FIVE R's of great customer service...
Come to think of it, I have always been in the business of customer service. Most of us don't even realize it in our day to day jobs but we all work for the customer.
I never really understood the value of excellence in customer service until I started selling on eBay. eBay has a platform for immediate and personal feedback with almost all the customers leaving a personal comment. This means you are constantly getting judged for the world to see.
In the early years on eBay, I had a difficult time with taking criticism from my customers. I mistakenly thought that the sign of good business owner was to defend their product and services.
I found I would get very defensive and angry with my customer feedback. I would respectfully but defensively take a stand insisting that my product was worthy of positive comments.
Customer: The shoes are so smelly and disgusting I can't wear them. Bad seller.
Response from me: The shoes were cleaned prior to shipment. No odors detected. Buyer never contacted me to resolve this.
From my naive thinking, I was standing behind my product and basically letting people know that they are wrong and I am right. No, I was ultimately wrong.
Over the past 14 years I have learned a system of taking my EGO out of my customer relations. Customers have the right to be understood with their problem and have a quick, actionable repair to the problem. Many times a negative situation can be turned around into a situation where you will have a customer for LIFE.
The first R- Right. In the customer service world, the customer is always right. That is the key. No matter what the situation is, do not get defensive, do not negate the customers experience.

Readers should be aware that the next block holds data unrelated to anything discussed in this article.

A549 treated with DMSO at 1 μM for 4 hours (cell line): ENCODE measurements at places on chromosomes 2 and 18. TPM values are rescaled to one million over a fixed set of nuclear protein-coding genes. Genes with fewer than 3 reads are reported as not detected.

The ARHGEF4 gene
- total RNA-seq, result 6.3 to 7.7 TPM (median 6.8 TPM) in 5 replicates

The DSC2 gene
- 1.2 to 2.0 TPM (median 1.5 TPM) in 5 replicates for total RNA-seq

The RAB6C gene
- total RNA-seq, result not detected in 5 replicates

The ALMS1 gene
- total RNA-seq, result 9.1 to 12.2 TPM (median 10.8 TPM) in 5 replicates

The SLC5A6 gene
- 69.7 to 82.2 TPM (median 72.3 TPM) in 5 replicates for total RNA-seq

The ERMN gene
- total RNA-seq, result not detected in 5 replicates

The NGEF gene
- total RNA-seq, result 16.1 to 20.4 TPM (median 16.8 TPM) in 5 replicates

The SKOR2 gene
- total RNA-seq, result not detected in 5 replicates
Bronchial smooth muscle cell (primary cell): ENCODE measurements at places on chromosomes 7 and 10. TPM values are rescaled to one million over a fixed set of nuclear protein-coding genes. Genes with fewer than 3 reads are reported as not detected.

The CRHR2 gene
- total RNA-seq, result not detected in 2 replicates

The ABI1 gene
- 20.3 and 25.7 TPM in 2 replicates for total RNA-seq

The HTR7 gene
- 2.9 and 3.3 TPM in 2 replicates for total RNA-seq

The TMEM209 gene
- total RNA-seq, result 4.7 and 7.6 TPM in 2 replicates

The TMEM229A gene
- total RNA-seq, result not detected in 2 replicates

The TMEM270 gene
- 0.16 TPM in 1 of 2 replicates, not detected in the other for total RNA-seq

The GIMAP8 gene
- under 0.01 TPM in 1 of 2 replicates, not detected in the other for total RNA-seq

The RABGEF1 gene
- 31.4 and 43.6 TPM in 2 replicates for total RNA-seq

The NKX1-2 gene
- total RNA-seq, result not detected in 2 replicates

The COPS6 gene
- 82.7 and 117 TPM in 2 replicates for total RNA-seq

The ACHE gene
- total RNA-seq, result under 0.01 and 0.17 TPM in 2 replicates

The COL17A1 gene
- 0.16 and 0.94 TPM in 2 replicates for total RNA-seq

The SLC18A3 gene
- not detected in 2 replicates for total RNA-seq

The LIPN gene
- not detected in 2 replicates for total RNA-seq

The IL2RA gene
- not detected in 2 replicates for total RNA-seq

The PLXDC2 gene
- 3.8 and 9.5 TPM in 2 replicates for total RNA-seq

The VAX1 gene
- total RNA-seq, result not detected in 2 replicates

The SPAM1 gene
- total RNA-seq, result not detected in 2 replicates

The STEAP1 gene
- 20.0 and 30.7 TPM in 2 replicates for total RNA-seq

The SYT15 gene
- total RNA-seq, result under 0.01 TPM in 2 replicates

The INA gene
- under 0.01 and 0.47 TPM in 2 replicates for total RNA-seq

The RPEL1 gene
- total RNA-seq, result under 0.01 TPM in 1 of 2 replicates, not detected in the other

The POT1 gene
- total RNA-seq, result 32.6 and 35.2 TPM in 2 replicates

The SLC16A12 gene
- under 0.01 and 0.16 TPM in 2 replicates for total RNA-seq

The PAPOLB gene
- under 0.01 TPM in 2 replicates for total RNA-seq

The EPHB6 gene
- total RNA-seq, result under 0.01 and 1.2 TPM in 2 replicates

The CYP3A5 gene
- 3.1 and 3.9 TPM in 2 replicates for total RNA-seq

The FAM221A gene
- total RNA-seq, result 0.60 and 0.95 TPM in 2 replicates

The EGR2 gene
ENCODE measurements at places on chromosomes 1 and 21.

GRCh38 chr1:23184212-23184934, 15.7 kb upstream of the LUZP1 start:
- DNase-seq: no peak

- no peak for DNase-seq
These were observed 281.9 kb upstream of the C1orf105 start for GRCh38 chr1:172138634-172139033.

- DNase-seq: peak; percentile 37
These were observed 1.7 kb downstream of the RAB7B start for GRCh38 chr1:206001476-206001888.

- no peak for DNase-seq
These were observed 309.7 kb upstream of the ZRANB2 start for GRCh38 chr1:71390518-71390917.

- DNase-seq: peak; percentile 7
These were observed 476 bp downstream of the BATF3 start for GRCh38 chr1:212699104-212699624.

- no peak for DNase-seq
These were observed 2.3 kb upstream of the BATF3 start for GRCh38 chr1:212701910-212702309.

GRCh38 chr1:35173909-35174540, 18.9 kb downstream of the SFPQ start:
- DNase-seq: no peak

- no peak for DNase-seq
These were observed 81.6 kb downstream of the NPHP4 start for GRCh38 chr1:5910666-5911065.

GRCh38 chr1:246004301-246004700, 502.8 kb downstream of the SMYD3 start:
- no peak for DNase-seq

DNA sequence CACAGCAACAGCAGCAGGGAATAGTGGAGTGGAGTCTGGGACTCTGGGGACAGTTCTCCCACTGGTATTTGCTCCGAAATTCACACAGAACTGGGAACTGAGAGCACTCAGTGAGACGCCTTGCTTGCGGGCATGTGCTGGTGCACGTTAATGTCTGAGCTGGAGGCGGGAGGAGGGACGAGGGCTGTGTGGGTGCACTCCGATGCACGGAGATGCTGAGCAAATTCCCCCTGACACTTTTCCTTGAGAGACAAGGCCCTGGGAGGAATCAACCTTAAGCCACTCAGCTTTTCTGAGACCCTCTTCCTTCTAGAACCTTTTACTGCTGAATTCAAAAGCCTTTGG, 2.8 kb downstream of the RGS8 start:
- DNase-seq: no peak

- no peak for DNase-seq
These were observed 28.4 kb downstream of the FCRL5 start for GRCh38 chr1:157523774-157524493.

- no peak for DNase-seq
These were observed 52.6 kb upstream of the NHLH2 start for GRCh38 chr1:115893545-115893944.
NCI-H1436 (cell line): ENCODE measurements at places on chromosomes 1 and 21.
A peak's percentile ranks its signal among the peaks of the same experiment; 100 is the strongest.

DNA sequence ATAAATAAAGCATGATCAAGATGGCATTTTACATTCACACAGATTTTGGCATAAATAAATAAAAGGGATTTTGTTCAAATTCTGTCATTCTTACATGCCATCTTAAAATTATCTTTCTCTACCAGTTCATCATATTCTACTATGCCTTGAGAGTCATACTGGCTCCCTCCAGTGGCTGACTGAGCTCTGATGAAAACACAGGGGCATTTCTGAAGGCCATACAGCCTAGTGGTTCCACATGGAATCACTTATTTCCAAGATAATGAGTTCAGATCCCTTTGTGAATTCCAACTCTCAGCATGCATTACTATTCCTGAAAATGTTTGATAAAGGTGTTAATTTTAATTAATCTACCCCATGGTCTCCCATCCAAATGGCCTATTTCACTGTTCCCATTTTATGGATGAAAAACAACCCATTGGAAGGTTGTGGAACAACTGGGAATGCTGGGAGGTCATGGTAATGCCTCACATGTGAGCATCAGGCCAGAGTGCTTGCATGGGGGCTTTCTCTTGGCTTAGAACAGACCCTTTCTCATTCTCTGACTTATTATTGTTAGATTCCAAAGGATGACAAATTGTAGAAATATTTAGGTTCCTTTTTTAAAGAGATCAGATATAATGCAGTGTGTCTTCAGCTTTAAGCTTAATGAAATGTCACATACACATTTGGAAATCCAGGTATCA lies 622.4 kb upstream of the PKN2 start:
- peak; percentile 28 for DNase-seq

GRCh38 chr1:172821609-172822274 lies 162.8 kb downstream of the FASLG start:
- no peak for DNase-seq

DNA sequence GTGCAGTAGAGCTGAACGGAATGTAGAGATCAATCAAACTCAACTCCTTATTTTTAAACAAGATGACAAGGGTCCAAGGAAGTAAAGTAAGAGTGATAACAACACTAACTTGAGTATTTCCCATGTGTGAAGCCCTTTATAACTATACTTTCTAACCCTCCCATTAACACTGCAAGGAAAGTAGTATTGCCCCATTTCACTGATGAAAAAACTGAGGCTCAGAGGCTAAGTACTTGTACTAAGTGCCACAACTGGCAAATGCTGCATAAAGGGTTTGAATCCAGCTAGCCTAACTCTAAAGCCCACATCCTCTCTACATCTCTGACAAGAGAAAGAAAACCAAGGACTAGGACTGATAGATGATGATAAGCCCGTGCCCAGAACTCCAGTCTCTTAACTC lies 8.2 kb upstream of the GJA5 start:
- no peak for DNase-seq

The second R - Respond. It is so important to let your customer know that their feedback was heard. Make sure to reach out via a phone call or email message to let them know that you heard them and are truly sorry that they had a negative experience.
The third R - Repent. Swallow your ego and apologize for the negative experience. You don't have to admit wrong doing other than to say "I'm so sorry that you are unhappy with the condition of the product"
The fourth R - Reflect. Customers want to make sure that you understand the anguish of their situation. "It must be hard when you were expecting to wear these shoes on vacation tomorrow. You must have felt so disappointed to receive a inferior product." Make sure that you reflect an understanding of their specific situation. Put yourself in their shoes and reflect how you would feel.
The fifth R - Repair. Most often, the customer will ask for reparations. Listen or read intently. Often times they just want an apology or they want a few dollars back in exchange for their disappointment. I cannot tell you how many times I have outright asked a company for a small discount on my next order and they end up giving me a full refund. They could save a lot of money if they just listened to the customers suggested repair. If the customer doesn't suggest a solution, offer a couple.
I typically offer a 30% discount off the price or a full refund if they'd like to return the item. The discount can save your company negative feedback and also time with processing a return.
Reformed customer feedback looks like this:
Feedback: These shoes are so smelly and dirty I can't use them. Bad seller
Response: I am so sorry that you are unhappy with your shoes. How frustrating for you. I will contact you with free return options.
Which buyer would you choose to buy from - the first one who negated your experience or the second one who made you feel validated for your experience?